See Where Providence Ranks Among Healthiest Cities in the US
Tuesday, February 14, 2017
GoLocalProv News Team
How healthy is the City of Providence?
Providence is ranked 78th on the list of healthiest cities in the US, according to a study done by WalletHub.
“Location matters when it comes to health. Some places promote wellness by expanding access to nutritious food and recreational facilities. Others strive to keep treatment costs affordable for everyone or protect green space that encourages an active and healthy lifestyle,” said WalletHub.
Providence ranks 134th for health care, 74th for food, 78th for fitness and 32nd for green space.
The study also notes that medical visit’s in Providence rank as the 5th most expensive in the country.
Providence is ranked 78th behind Des Moines, Iowa and Mesa, Arizona who rank 76th and 77th respectively. Providence is ranked ahead of Chicago, Illinois and Tucson, Arizona who rank 79th and 80th respectively.
San Francisco, California is ranked as the healthiest city in the country, while Detroit, Michigan is ranked as the unhealthiest.
See the full rankings in the map below
WalletHub’s analysts compared 150 of the most populated cities across four key dimensions: 1) Health Care, 2) Food, 3) Fitness and 4) Green Space.
They then evaluated the four dimensions using 34 relevant metrics. Each metric was graded on a 100-point scale, with a score of 100 representing the most favorable conditions for a healthy lifestyle.
WalletHub then calculated overall scores for each city using its weighted average across all metrics and ranked the cities based on the resulting scores.
Health Care – Total Points: 25
- Premature-Death Rate: Triple Weight (~5.36 Points)
- Mental Health: Full Weight (~1.79 Points)
- Mental-Health Counselors per Capita: Full Weight (~1.79 Points)
- Physical Health: Full Weight (~1.79 Points)
- Family Doctors per Capita: Full Weight (~1.79 Points)
- Dentists per Capita: Full Weight (~1.79 Points)
- Cost of Medical Visit: Full Weight (~1.79 Points)
- Cost of Dental Visit: Full Weight (~1.79 Points)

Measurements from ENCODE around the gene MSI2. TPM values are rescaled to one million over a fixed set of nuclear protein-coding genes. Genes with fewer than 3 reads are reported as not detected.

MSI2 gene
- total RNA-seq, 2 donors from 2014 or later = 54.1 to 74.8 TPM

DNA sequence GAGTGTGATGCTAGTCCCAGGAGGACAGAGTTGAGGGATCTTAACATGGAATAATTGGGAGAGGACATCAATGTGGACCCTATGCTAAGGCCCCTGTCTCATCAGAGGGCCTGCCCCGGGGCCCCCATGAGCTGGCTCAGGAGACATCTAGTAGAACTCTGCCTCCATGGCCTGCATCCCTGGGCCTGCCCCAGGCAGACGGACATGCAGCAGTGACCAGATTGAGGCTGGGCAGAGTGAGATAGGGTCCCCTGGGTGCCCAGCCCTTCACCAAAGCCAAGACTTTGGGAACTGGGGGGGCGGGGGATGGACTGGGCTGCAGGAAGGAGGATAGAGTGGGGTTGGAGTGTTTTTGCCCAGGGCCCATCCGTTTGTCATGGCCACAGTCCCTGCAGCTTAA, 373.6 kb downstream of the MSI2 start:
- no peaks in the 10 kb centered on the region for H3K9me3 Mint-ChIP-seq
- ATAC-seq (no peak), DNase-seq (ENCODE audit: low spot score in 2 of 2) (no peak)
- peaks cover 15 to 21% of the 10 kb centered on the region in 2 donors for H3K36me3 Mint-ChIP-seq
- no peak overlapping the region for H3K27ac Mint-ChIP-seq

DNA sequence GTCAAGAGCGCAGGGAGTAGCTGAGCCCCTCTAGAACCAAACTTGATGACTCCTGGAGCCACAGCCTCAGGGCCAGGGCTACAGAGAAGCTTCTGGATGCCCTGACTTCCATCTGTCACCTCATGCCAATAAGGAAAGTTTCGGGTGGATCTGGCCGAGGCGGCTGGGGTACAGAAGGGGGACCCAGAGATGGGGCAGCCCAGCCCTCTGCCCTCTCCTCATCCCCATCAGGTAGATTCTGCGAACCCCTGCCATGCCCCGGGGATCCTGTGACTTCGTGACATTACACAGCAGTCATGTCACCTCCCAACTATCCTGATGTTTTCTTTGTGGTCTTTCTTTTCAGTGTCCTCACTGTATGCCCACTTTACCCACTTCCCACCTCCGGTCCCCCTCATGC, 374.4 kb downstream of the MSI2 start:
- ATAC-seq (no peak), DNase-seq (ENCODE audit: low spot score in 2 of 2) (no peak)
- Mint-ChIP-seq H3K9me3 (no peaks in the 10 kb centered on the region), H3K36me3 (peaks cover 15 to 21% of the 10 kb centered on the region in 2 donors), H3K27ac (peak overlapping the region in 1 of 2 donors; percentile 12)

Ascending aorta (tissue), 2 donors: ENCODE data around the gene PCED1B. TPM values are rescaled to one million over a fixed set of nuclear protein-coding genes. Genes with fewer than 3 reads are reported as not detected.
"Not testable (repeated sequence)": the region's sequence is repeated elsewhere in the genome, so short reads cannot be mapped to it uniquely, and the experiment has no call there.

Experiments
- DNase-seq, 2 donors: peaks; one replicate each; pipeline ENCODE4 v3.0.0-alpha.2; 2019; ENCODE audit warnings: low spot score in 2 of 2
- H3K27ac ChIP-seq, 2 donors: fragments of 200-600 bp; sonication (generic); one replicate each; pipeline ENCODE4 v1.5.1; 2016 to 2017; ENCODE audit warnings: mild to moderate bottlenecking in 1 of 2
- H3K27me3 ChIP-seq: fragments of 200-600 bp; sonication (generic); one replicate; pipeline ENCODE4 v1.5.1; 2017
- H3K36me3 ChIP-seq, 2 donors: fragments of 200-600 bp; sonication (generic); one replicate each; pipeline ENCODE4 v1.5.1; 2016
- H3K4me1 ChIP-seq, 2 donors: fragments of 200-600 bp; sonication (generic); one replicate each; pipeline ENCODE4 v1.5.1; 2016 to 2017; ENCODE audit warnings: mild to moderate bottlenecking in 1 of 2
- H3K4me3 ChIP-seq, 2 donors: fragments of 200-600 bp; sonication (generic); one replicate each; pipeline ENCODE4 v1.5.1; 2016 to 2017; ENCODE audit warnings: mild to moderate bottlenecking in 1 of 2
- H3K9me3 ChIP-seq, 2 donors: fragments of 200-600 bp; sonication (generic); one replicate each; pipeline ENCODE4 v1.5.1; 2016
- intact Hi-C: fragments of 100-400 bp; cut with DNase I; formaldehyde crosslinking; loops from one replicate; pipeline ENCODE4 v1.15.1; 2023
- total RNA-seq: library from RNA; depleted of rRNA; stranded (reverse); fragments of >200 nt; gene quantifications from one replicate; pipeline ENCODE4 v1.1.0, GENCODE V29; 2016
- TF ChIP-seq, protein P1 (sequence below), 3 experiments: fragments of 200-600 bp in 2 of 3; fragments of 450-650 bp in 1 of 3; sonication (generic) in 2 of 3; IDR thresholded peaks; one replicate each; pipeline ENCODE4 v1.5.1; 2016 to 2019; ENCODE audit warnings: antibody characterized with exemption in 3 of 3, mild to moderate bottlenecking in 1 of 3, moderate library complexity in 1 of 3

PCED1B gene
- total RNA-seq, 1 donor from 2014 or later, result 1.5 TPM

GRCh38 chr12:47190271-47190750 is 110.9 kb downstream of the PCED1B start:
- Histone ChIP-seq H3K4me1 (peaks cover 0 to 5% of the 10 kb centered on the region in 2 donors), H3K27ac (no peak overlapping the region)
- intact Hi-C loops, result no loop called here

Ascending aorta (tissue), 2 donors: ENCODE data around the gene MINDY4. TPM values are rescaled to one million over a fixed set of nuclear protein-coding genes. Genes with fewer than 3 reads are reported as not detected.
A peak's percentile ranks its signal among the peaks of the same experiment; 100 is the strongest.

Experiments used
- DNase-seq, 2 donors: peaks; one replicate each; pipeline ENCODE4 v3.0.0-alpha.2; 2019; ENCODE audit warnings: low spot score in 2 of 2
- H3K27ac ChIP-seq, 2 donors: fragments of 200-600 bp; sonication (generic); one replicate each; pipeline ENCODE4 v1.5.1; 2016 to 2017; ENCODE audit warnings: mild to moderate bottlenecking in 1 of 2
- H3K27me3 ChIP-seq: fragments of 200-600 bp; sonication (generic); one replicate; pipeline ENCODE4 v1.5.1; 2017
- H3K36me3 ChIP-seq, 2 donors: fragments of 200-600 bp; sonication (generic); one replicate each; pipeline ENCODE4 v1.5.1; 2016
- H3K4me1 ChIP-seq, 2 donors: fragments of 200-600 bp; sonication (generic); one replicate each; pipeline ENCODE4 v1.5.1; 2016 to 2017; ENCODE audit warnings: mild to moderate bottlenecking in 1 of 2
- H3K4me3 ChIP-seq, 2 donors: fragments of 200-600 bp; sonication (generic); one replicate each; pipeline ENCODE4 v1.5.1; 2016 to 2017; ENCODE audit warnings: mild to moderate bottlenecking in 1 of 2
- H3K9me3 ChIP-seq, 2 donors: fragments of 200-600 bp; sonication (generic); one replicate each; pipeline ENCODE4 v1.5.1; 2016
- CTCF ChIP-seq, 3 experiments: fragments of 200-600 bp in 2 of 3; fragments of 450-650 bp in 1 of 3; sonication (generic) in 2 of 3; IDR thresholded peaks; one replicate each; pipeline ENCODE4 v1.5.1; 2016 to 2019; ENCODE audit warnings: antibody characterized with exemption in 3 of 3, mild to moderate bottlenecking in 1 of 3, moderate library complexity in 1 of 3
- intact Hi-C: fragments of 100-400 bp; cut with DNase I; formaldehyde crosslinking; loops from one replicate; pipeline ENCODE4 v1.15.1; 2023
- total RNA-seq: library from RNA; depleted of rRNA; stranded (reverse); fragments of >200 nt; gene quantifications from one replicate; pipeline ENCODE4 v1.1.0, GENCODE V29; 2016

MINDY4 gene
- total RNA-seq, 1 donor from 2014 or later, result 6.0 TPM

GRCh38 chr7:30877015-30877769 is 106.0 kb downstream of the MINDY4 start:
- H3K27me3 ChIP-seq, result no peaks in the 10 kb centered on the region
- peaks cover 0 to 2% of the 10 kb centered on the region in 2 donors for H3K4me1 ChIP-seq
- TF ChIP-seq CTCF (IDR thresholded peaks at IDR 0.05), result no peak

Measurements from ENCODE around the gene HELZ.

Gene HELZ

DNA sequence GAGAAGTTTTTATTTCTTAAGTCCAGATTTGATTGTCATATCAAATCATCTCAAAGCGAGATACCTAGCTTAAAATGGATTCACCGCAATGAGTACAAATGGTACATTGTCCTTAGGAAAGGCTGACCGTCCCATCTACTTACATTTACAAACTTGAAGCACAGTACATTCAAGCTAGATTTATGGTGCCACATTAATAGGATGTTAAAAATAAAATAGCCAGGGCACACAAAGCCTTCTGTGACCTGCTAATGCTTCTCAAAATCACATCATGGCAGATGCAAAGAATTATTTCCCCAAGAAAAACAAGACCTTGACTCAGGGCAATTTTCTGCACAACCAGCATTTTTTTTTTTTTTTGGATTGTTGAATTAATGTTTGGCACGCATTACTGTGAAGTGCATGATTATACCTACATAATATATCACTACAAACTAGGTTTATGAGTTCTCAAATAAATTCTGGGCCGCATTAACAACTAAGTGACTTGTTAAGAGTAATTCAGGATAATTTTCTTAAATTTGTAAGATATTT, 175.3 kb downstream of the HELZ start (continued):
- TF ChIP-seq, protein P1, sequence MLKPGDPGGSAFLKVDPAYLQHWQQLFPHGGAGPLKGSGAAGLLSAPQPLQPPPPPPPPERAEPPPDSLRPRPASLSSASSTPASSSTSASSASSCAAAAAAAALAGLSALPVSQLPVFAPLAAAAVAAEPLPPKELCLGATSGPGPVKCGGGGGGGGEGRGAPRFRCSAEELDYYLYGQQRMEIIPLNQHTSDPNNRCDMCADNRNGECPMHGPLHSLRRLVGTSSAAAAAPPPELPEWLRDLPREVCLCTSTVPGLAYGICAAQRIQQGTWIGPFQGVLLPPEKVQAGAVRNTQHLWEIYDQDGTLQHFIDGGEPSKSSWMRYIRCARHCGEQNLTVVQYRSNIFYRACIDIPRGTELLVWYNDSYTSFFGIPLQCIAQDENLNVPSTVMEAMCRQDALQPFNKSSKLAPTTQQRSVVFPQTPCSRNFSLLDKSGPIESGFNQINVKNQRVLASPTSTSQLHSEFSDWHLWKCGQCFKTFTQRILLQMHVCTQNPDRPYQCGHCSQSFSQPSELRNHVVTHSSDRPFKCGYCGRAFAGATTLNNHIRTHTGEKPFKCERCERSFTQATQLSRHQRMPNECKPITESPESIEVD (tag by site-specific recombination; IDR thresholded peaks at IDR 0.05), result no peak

- Quality of Public Hospital System: Full* Weight (~1.79 Points)
- Hospital Beds per Capita: Full Weight (~1.79 Points)
- Adult Health-Insurance Coverage: Full Weight (~1.79 Points)
- Youth Health-Insurance Coverage: Full Weight (~1.79 Points)
Food – Total Points: 25
- Fruit & Vegetable Consumption: Double Weight (~6.26 Points)
- Farmer's Markets per Capita: Full Weight (~3.13 Points)
- Gourmet Specialty-Food Stores per Capita: Full Weight (~3.13 Points)
- Healthy Restaurants per Capita: Full Weight (~3.13 Points)
- Dietitians & Nutritionists per Capita: Full Weight (~3.13 Points)
- Share of Obese Residents: Full Weight (~3.13 Points)
- Limited Access to Healthy Foods: Full Weight (~3.13 Points)
Fitness – Total Points: 25
- Share of Residents Who Engage in Any Physical Activity: Double Weight (~8.33 Points)
- Fitness Clubs per Capita: Full Weight (~4.17 Points)
- Average Cost of Fitness-Club Membership: Full Weight (~4.17 Points)
- Recreational Leagues per Capita: Full Weight (~4.17 Points)
- Weight-Loss Centers per Capita: Full Weight (~4.17 Points)
Green Space – Total Points: 25
- Parkland Acres per Capita: Full Weight (~2.50 Points)
- Quality of Parks: Full Weight (~2.50 Points)
- Hiking Trails per Capita: Full Weight (~2.50 Points)
- Running Trails per Capita: Full Weight (~2.50 Points)
- Walking Trails per Capita: Full Weight (~2.50 Points)
- Walk Score: Full Weight (~2.50 Points)
- Bike Score: Full Weight (~2.50 Points)
- Physical-Activity Access: Full Weight (~2.50 Points)
- City “Greenness”: Full Weight (~2.50 Points)
- Recreation Access: Full Weight (~2.50 Points)
Russell Carey - A name few outside of Brown’s campus know, but Carey is the power source at the Providence Ivy League institution.
Today, his title is Executive Vice President and he has had almost every title at Brown short of President. Carey is a 1991 graduate of Brown and has never left College Hill.